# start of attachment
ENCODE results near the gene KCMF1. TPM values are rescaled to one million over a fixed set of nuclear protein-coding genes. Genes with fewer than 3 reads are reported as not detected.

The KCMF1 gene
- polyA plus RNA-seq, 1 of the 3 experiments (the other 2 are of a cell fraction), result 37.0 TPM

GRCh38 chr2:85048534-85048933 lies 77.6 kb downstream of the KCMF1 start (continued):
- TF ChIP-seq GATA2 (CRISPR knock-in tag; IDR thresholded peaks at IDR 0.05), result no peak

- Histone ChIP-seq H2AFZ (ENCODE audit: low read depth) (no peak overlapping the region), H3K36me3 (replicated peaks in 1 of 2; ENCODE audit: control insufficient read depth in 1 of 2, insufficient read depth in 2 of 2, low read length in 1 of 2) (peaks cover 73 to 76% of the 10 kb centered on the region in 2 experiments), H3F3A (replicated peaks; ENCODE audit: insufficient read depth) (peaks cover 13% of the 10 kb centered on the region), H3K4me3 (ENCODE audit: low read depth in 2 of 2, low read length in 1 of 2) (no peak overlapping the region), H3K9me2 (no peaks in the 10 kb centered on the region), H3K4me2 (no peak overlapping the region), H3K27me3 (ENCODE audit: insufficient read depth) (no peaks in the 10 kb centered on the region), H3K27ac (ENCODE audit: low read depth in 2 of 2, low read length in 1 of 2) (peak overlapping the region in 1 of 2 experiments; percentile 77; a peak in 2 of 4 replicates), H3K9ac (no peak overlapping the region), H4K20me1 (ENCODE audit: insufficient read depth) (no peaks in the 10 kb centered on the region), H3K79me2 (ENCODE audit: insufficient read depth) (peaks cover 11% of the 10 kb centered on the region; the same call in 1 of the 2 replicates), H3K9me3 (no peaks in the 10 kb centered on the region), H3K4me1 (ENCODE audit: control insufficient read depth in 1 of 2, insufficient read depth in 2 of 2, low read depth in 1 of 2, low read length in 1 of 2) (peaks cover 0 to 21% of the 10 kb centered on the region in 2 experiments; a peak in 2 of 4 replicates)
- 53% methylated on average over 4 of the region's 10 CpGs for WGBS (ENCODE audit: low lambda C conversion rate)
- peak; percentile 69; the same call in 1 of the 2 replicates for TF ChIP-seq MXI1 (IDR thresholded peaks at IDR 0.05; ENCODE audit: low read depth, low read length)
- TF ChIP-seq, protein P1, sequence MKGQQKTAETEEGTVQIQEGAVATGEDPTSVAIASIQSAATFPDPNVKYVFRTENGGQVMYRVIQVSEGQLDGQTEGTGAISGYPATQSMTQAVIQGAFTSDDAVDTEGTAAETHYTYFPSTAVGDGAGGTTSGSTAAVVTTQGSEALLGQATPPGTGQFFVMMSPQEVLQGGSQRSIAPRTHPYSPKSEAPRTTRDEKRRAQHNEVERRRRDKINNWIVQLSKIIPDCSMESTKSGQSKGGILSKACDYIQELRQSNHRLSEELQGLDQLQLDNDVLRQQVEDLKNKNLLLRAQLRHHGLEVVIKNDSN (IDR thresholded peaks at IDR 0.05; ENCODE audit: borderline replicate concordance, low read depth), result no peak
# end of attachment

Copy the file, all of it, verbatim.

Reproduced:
ENCODE results near the gene KCMF1. TPM values are rescaled to one million over a fixed set of nuclear protein-coding genes. Genes with fewer than 3 reads are reported as not detected.

The KCMF1 gene
- polyA plus RNA-seq, 1 of the 3 experiments (the other 2 are of a cell fraction), result 37.0 TPM

GRCh38 chr2:85048534-85048933 lies 77.6 kb downstream of the KCMF1 start (continued):
- TF ChIP-seq GATA2 (CRISPR knock-in tag; IDR thresholded peaks at IDR 0.05), result no peak

- Histone ChIP-seq H2AFZ (ENCODE audit: low read depth) (no peak overlapping the region), H3K36me3 (replicated peaks in 1 of 2; ENCODE audit: control insufficient read depth in 1 of 2, insufficient read depth in 2 of 2, low read length in 1 of 2) (peaks cover 73 to 76% of the 10 kb centered on the region in 2 experiments), H3F3A (replicated peaks; ENCODE audit: insufficient read depth) (peaks cover 13% of the 10 kb centered on the region), H3K4me3 (ENCODE audit: low read depth in 2 of 2, low read length in 1 of 2) (no peak overlapping the region), H3K9me2 (no peaks in the 10 kb centered on the region), H3K4me2 (no peak overlapping the region), H3K27me3 (ENCODE audit: insufficient read depth) (no peaks in the 10 kb centered on the region), H3K27ac (ENCODE audit: low read depth in 2 of 2, low read length in 1 of 2) (peak overlapping the region in 1 of 2 experiments; percentile 77; a peak in 2 of 4 replicates), H3K9ac (no peak overlapping the region), H4K20me1 (ENCODE audit: insufficient read depth) (no peaks in the 10 kb centered on the region), H3K79me2 (ENCODE audit: insufficient read depth) (peaks cover 11% of the 10 kb centered on the region; the same call in 1 of the 2 replicates), H3K9me3 (no peaks in the 10 kb centered on the region), H3K4me1 (ENCODE audit: control insufficient read depth in 1 of 2, insufficient read depth in 2 of 2, low read depth in 1 of 2, low read length in 1 of 2) (peaks cover 0 to 21% of the 10 kb centered on the region in 2 experiments; a peak in 2 of 4 replicates)
- 53% methylated on average over 4 of the region's 10 CpGs for WGBS (ENCODE audit: low lambda C conversion rate)
- peak; percentile 69; the same call in 1 of the 2 replicates for TF ChIP-seq MXI1 (IDR thresholded peaks at IDR 0.05; ENCODE audit: low read depth, low read length)
- TF ChIP-seq, protein P1, sequence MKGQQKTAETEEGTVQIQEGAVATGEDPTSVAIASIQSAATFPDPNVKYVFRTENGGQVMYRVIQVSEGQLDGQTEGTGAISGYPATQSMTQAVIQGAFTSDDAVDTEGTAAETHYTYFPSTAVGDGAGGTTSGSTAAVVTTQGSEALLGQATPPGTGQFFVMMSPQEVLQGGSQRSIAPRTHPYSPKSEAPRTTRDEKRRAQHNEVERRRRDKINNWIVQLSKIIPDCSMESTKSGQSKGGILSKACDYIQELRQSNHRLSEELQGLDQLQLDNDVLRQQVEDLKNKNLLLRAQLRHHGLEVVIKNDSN (IDR thresholded peaks at IDR 0.05; ENCODE audit: borderline replicate concordance, low read depth), result no peak